By Virginia Van Zandt
The ways of Wayfair aren’t fair, say a number of its longtime suppliers in a recent federal lawsuit.
In legal filings, the embattled online retail giant and the mom-and-pop shippers and warehousers that supply the furniture for its customers have exchanged explosive allegations about fraud, unauthorized access to bank accounts, and a scheme to cut out U.S.-based companies and replace them with others in China.
This sharp-elbowed lawsuit couldn’t come at a worse time for the Boston-based furniture maker as its stock price has declined 60 percent and its revenue has shrank 9 percent in the third quarter of 2022.
The trials of Wayfair offer a number of lessons from executives, ranging from communications strategy to financial planning.
Wayfair is facing a plummeting stock price, high costs, and declining revenue – and has become embroiled in a contentious lawsuit with several of its long-term suppliers.
Wayfair filed a suit against Mulhouse Furniture Corporation, a longtime supplier of Wayfair-brand furniture, in November, along with other suppliers in the Los Angeles area. Wayfair alleges that the warehouses conspired to intentionally create inaccurate shipping labels and send empty boxes to customers, leaving Wayfair to eat the cost of sending a replacement item while the suppliers received multiple payments for sending a single item.
The Boston-based Wayfair is seeking $1.5 million in damages from its suppliers, who deny any such scheme occurred. That’s not a typo. That’s one and one-half million dollars.
In their response, the suppliers claim that Wayfair preemptively, and without court approval, withdrew the money from their bank accounts just days after filing the lawsuit by clawing back previous payments worth $1.5 million.
Still, Wayfair’s lawsuit has raised eyebrows given the relatively tiny amount of money that the company says was compromised in the purported shipping scheme.
On the surface, the total cost of shipments involved in the alleged scheme represents a drop in the bucket for a $6.4 billion-market-cap company. But it coincides with Wayfair’s new cost-cutting campaign, as the retailer looks to salvage its bottom line in response to heavy pressure from shareholders.
The losses in question amount to 0.85 percent of the total $139 million in sales generated by Mulhouse on Wayfair’s behalf over the last eight years. That’s well below the 4 percent threshold that Wayfair anticipates in its loss allowance deductions for reimbursing suppliers, according to the Mullhouse filings.
The suit was filed just 20 days after Wayfair CEO Niraj Shah detailed “aggressive” plans to break even and return to profitability.
“We have taken a hard look at our cost structure holistically to identify areas of improvement and take action aggressively,” Shah said during the company’s November 3 conference call with investors.
The effort to slash spending was prompted by a series of setbacks for Wayfair’s business, which boomed during the early days of the Covid-19 pandemic but rapidly declined as consumer behavior normalized. Customers have flocked away from the platform, Wayfair’s profit margins have deteriorated, and its stock is now down 60 percent over the last year. The company laid off 1,750 employees in January.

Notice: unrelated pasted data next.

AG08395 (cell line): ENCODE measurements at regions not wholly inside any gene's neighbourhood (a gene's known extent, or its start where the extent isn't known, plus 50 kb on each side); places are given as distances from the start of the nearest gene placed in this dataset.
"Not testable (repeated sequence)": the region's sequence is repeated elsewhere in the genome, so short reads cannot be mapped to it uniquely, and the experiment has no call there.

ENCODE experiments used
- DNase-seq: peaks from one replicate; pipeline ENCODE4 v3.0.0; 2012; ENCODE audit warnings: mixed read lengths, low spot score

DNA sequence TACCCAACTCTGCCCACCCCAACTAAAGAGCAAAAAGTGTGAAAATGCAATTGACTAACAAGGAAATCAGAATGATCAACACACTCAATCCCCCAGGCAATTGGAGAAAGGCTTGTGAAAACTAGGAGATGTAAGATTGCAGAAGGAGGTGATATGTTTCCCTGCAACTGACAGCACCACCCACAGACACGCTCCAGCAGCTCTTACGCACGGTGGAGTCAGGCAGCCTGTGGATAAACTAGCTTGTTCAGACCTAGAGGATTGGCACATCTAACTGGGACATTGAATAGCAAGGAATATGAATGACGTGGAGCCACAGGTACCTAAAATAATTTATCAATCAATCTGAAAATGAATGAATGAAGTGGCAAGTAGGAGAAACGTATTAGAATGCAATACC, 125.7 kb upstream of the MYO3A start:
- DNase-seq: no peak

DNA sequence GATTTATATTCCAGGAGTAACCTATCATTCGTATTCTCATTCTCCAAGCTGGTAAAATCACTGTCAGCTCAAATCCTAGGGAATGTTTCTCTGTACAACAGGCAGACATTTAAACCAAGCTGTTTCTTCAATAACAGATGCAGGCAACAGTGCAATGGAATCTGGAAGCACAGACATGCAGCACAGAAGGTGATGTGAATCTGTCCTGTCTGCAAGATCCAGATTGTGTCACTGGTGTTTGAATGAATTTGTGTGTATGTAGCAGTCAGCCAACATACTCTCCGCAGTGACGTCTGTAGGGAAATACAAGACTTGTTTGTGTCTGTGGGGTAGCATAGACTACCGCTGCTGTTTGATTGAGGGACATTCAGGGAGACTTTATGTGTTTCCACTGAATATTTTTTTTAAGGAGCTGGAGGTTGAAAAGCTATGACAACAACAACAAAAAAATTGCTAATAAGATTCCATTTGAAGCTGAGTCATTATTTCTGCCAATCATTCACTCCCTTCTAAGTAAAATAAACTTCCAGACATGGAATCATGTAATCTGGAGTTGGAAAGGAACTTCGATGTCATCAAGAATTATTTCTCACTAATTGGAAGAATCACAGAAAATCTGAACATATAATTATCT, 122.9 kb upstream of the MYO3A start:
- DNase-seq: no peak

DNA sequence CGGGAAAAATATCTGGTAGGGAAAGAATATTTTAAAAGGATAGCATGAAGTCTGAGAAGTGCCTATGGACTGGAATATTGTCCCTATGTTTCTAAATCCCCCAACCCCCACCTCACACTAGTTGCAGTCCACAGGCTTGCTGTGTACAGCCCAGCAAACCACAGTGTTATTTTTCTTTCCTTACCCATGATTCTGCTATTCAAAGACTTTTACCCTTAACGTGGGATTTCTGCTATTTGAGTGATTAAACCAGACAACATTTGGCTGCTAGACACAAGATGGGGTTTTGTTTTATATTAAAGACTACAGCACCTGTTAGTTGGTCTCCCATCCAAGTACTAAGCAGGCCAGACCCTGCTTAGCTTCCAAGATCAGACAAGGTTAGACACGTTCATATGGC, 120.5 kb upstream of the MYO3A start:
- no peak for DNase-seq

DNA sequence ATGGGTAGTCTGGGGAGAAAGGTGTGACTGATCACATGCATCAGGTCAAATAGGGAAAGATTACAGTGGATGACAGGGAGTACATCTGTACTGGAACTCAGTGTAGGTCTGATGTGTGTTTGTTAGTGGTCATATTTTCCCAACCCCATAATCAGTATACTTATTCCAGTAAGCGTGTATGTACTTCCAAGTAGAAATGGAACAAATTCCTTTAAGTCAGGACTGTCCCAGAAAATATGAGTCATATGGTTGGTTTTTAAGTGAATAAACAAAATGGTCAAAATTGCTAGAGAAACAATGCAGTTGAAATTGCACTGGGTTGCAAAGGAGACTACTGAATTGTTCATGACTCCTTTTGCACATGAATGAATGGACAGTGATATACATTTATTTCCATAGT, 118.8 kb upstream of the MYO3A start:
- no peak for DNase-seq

The company’s financial struggles have placed a target on its relationship with suppliers in particular.
Compared to its industry peers, Wayfair has an unusually inventory-light business model that enables the company to receive payment from customers before paying its third-party suppliers, whereas other retailers pay suppliers upfront. This system can amplify Wayfair’s cash flow during boom times — but it causes additional strain during slowdowns. If revenue is down, they have less money coming in to pay the upfront costs.
“Wayfair is shrinking faster than the online houseware/home furnishing industry,” Peter Cohan, a venture capitalist and Professor at Babson College, told Forbes. Professor Cohan believes that the company’s stock will fall in 2023, citing declining revenues, weak prospects, lack of industry growth, and declining market share.
Wayfair was targeting potential savings of half-a-billion dollars between operational changes and reductions to headcount and third-party labor costs on the November 3 conference call, said CFO Kate Gulliver.
Mulhouse Furniture claims that Wayfair is seeking to drive them out of business to gain easy access to the warehouse’s $10 million stockpile of furniture at a steep discount. Its legal filings also point to Wayfair’s rapid expansion of its overseas supplier network, particularly in China, where the retailer has added thousands of new lower-cost suppliers in the last few years.
“Upon information and belief, to save costs, Wayfair aims to put U.S.-based suppliers out of business and replace them with smaller operators working directly with its office in China,” Mulhouse said its filings. “In doing so, Wayfair can reduce the cost at which it purchases furniture and increase its margins.”
As tech giants, retailers, and manufacturing firms slash costs and trim payrolls in the face of an economic slowdown, these efforts can quickly complicate any ongoing litigation. Wayfair’s dispute with its U.S.-based suppliers would not look so suspicious if it hadn’t been telegraphing that it’s making sizable cuts and seeking cheaper alternatives in China. Executives need to look holistically at the messages they’re sending, so they don’t end up saying one thing to investors and another thing to lawyers and judges.